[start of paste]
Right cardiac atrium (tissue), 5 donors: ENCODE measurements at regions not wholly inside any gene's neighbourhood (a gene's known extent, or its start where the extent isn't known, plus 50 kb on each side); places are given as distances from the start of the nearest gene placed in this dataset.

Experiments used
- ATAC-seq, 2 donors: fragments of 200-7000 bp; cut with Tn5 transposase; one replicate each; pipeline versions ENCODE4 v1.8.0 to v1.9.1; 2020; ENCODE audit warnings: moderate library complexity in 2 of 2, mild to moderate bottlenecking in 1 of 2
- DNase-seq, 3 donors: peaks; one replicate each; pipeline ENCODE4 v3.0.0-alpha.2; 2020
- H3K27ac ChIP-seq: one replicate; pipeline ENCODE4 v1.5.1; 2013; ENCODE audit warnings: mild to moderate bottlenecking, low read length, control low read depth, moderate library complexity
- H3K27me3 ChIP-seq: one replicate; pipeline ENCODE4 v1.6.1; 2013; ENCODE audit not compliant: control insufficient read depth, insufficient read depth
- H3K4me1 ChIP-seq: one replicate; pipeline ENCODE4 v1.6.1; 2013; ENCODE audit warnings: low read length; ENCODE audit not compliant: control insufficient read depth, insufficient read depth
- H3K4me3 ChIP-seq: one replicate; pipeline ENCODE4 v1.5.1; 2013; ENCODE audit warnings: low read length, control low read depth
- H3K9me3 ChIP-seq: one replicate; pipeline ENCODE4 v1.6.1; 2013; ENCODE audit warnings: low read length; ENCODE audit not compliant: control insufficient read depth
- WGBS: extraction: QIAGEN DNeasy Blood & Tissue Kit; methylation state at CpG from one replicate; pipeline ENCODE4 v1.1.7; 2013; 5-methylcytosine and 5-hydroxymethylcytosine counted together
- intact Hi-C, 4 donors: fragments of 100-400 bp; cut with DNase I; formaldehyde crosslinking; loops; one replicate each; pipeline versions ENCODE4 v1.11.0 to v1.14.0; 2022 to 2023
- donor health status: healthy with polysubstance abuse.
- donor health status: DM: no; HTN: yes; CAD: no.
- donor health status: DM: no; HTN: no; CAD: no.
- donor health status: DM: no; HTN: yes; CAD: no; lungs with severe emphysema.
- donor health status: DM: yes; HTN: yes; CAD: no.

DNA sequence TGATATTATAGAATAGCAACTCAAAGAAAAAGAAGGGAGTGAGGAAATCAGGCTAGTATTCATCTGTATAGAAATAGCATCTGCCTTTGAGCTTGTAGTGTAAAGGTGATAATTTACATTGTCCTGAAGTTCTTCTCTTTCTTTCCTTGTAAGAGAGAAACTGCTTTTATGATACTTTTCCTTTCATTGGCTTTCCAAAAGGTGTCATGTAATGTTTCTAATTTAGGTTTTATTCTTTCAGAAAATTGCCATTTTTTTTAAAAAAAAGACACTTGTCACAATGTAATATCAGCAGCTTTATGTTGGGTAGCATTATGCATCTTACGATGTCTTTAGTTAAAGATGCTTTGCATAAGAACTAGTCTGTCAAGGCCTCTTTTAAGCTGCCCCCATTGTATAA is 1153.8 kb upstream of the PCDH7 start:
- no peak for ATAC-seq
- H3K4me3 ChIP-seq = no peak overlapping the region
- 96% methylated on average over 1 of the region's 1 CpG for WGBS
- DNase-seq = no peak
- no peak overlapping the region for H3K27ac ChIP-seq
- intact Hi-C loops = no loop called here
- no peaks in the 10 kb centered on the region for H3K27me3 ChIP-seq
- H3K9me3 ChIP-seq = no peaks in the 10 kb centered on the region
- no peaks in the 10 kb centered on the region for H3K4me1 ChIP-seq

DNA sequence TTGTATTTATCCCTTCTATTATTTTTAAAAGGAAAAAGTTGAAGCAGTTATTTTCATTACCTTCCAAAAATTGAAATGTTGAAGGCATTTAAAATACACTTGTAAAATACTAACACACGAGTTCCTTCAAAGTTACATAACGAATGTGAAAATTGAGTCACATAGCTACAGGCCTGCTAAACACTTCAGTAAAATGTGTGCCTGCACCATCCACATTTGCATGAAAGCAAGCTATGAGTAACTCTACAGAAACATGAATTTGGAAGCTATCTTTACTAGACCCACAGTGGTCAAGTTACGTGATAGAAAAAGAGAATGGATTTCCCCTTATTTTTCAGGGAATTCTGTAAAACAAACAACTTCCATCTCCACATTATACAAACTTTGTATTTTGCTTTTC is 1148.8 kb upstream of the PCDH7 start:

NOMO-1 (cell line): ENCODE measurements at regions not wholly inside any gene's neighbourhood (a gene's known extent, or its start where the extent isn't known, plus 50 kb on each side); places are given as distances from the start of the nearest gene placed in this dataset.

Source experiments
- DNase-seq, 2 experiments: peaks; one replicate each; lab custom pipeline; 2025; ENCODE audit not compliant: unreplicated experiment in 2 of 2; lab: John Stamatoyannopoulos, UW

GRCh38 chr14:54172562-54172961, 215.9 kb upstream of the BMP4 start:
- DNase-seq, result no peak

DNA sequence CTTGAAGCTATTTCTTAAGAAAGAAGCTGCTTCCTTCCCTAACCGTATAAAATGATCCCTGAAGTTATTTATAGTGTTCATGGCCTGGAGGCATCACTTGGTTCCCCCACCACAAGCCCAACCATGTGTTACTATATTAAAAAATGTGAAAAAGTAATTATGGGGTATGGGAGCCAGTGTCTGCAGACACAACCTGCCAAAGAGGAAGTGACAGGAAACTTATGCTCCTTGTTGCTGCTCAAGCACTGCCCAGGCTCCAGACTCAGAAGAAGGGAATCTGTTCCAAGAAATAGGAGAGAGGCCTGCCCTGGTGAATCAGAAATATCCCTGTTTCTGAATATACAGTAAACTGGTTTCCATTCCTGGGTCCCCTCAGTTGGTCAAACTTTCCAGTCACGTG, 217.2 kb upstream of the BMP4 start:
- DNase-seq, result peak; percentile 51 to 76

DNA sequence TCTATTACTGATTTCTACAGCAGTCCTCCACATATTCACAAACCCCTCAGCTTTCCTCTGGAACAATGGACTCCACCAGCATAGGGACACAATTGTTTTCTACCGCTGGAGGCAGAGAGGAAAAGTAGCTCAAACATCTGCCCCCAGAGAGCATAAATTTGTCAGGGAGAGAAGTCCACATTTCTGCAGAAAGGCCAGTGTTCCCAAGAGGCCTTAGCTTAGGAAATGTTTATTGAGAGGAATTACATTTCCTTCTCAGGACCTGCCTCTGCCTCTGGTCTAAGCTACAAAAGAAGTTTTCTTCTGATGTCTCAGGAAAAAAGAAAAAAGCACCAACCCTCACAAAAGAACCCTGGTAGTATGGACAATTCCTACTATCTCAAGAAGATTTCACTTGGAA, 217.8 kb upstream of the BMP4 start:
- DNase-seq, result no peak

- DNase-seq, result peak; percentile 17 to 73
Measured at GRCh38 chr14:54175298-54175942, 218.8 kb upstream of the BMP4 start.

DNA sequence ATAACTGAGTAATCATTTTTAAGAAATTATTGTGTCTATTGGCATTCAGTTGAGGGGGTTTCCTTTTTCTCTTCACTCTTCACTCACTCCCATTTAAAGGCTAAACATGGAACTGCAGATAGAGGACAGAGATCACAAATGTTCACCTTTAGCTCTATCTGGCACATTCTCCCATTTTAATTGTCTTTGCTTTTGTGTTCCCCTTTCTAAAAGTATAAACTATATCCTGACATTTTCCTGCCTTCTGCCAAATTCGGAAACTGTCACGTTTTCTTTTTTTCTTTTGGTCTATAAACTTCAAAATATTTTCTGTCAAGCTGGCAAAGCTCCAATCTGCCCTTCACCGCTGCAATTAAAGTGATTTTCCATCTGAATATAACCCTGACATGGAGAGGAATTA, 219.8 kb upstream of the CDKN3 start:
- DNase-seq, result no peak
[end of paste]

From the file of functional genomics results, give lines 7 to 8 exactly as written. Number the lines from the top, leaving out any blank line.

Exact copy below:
- H3K4me1 ChIP-seq: one replicate; pipeline ENCODE4 v1.6.1; 2013; ENCODE audit warnings: low read length; ENCODE audit not compliant: control insufficient read depth, insufficient read depth
- H3K4me3 ChIP-seq: one replicate; pipeline ENCODE4 v1.5.1; 2013; ENCODE audit warnings: low read length, control low read depth